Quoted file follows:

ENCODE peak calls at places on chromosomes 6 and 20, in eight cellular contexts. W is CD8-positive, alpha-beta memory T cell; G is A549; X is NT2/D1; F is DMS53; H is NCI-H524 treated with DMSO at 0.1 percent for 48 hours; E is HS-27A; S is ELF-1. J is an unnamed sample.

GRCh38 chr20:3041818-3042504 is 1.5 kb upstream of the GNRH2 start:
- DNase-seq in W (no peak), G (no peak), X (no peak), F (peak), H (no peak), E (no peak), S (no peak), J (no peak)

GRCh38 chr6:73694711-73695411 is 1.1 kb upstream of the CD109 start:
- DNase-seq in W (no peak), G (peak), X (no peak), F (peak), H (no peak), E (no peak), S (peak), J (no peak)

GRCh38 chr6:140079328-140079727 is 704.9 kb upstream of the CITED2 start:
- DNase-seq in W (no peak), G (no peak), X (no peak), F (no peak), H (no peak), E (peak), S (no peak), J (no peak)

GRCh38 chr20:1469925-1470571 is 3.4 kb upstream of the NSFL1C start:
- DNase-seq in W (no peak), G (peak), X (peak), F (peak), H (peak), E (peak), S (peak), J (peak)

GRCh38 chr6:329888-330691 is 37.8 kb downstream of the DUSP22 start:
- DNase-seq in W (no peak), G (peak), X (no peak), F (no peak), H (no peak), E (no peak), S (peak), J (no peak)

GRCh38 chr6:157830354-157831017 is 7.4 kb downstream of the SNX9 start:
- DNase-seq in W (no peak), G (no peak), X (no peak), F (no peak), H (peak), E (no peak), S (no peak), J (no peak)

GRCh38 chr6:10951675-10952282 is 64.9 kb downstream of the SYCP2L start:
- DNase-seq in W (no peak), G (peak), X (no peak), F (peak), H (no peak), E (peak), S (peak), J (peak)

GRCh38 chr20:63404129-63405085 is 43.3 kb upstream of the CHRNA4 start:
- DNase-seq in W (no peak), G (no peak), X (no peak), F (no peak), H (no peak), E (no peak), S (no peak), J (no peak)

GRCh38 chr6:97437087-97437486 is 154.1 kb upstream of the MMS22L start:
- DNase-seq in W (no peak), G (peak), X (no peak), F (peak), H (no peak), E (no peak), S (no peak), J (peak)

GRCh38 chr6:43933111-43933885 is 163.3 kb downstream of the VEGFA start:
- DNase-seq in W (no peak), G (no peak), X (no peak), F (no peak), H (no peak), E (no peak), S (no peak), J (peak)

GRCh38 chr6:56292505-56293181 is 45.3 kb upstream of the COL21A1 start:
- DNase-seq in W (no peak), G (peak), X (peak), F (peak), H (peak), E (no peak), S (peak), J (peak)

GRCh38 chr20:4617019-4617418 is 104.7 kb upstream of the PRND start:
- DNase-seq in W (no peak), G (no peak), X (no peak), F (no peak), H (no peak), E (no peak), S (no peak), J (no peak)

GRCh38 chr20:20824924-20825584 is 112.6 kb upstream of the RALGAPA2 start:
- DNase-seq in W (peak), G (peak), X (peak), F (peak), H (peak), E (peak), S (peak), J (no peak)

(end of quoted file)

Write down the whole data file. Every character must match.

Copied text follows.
ENCODE peak calls at places on chromosomes 6 and 20, in eight cellular contexts. W is CD8-positive, alpha-beta memory T cell; G is A549; X is NT2/D1; F is DMS53; H is NCI-H524 treated with DMSO at 0.1 percent for 48 hours; E is HS-27A; S is ELF-1. J is an unnamed sample.

GRCh38 chr20:3041818-3042504 is 1.5 kb upstream of the GNRH2 start:
- DNase-seq in W (no peak), G (no peak), X (no peak), F (peak), H (no peak), E (no peak), S (no peak), J (no peak)

GRCh38 chr6:73694711-73695411 is 1.1 kb upstream of the CD109 start:
- DNase-seq in W (no peak), G (peak), X (no peak), F (peak), H (no peak), E (no peak), S (peak), J (no peak)

GRCh38 chr6:140079328-140079727 is 704.9 kb upstream of the CITED2 start:
- DNase-seq in W (no peak), G (no peak), X (no peak), F (no peak), H (no peak), E (peak), S (no peak), J (no peak)

GRCh38 chr20:1469925-1470571 is 3.4 kb upstream of the NSFL1C start:
- DNase-seq in W (no peak), G (peak), X (peak), F (peak), H (peak), E (peak), S (peak), J (peak)

GRCh38 chr6:329888-330691 is 37.8 kb downstream of the DUSP22 start:
- DNase-seq in W (no peak), G (peak), X (no peak), F (no peak), H (no peak), E (no peak), S (peak), J (no peak)

GRCh38 chr6:157830354-157831017 is 7.4 kb downstream of the SNX9 start:
- DNase-seq in W (no peak), G (no peak), X (no peak), F (no peak), H (peak), E (no peak), S (no peak), J (no peak)

GRCh38 chr6:10951675-10952282 is 64.9 kb downstream of the SYCP2L start:
- DNase-seq in W (no peak), G (peak), X (no peak), F (peak), H (no peak), E (peak), S (peak), J (peak)

GRCh38 chr20:63404129-63405085 is 43.3 kb upstream of the CHRNA4 start:
- DNase-seq in W (no peak), G (no peak), X (no peak), F (no peak), H (no peak), E (no peak), S (no peak), J (no peak)

GRCh38 chr6:97437087-97437486 is 154.1 kb upstream of the MMS22L start:
- DNase-seq in W (no peak), G (peak), X (no peak), F (peak), H (no peak), E (no peak), S (no peak), J (peak)

GRCh38 chr6:43933111-43933885 is 163.3 kb downstream of the VEGFA start:
- DNase-seq in W (no peak), G (no peak), X (no peak), F (no peak), H (no peak), E (no peak), S (no peak), J (peak)

GRCh38 chr6:56292505-56293181 is 45.3 kb upstream of the COL21A1 start:
- DNase-seq in W (no peak), G (peak), X (peak), F (peak), H (peak), E (no peak), S (peak), J (peak)

GRCh38 chr20:4617019-4617418 is 104.7 kb upstream of the PRND start:
- DNase-seq in W (no peak), G (no peak), X (no peak), F (no peak), H (no peak), E (no peak), S (no peak), J (no peak)

GRCh38 chr20:20824924-20825584 is 112.6 kb upstream of the RALGAPA2 start:
- DNase-seq in W (peak), G (peak), X (peak), F (peak), H (peak), E (peak), S (peak), J (no peak)